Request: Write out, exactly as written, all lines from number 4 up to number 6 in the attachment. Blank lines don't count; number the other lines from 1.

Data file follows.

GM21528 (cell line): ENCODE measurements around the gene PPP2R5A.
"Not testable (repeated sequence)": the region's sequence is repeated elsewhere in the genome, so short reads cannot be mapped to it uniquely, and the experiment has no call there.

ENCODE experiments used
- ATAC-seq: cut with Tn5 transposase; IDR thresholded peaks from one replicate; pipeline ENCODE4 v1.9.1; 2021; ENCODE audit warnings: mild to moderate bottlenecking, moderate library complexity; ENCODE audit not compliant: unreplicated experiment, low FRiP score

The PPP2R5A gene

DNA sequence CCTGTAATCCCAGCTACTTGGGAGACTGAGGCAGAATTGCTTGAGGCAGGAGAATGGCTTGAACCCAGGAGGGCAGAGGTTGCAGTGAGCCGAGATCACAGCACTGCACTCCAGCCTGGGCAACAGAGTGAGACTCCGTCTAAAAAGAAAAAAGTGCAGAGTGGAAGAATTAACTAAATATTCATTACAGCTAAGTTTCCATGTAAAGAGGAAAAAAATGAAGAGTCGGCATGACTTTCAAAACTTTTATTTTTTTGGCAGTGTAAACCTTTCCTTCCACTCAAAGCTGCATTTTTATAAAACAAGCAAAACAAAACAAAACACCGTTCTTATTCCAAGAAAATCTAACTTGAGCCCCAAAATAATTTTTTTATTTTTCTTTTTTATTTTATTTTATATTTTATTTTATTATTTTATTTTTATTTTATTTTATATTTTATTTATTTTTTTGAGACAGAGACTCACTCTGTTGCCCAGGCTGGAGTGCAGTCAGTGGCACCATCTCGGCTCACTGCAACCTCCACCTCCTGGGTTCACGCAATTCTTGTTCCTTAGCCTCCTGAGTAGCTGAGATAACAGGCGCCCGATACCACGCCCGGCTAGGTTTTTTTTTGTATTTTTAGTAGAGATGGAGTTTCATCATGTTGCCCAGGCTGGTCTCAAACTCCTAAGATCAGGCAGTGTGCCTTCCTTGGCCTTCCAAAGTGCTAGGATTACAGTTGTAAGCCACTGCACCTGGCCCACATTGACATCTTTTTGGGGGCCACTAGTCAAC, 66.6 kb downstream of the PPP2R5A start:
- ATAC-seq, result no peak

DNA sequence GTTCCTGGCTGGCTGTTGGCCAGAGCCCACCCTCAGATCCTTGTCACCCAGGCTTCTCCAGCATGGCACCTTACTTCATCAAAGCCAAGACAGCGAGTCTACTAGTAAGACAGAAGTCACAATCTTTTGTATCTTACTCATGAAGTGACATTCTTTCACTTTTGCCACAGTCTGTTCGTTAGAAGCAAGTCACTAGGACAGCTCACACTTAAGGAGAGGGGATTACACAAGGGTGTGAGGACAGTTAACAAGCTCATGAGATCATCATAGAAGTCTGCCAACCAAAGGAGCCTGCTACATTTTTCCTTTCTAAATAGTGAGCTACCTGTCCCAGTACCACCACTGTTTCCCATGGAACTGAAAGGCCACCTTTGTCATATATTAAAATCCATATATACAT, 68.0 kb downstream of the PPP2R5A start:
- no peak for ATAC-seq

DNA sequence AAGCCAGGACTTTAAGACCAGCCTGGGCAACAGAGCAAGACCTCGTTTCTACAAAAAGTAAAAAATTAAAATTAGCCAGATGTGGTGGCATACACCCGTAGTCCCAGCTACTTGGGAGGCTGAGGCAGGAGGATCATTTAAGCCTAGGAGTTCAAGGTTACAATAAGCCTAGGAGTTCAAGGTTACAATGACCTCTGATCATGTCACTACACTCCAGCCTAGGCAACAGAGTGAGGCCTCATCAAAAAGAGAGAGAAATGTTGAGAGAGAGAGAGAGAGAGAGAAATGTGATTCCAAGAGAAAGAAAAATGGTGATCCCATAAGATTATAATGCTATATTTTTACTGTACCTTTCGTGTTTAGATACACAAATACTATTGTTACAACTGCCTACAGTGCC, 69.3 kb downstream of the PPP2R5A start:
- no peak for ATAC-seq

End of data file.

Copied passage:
- ATAC-seq: cut with Tn5 transposase; IDR thresholded peaks from one replicate; pipeline ENCODE4 v1.9.1; 2021; ENCODE audit warnings: mild to moderate bottlenecking, moderate library complexity; ENCODE audit not compliant: unreplicated experiment, low FRiP score

The PPP2R5A gene

DNA sequence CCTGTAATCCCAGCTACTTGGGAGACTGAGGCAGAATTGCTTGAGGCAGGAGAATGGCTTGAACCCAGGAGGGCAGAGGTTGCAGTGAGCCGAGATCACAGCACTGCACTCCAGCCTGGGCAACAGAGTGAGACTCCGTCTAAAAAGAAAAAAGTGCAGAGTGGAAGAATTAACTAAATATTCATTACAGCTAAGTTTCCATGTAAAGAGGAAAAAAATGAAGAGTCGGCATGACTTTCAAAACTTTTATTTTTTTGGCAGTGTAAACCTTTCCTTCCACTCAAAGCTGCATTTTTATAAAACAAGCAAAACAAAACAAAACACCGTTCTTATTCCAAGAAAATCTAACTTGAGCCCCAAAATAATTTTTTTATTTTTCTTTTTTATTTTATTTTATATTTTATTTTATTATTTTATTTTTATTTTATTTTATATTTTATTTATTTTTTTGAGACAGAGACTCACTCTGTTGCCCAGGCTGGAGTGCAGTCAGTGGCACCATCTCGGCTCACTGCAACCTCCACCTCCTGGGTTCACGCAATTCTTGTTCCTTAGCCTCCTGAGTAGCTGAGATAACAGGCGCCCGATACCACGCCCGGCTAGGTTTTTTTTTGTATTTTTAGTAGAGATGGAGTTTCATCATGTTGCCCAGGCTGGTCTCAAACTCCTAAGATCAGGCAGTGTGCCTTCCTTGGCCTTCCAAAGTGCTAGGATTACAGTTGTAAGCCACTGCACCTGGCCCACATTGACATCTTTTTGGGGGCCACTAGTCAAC, 66.6 kb downstream of the PPP2R5A start: